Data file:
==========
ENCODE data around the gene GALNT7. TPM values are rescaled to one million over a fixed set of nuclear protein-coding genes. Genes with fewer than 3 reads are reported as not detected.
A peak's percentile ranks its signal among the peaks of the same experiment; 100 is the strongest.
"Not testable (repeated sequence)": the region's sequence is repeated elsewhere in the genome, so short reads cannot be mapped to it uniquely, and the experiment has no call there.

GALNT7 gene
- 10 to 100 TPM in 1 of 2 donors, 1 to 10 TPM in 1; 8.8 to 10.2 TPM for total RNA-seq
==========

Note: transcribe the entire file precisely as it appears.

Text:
ENCODE data around the gene GALNT7. TPM values are rescaled to one million over a fixed set of nuclear protein-coding genes. Genes with fewer than 3 reads are reported as not detected.
A peak's percentile ranks its signal among the peaks of the same experiment; 100 is the strongest.
"Not testable (repeated sequence)": the region's sequence is repeated elsewhere in the genome, so short reads cannot be mapped to it uniquely, and the experiment has no call there.

GALNT7 gene
- 10 to 100 TPM in 1 of 2 donors, 1 to 10 TPM in 1; 8.8 to 10.2 TPM for total RNA-seq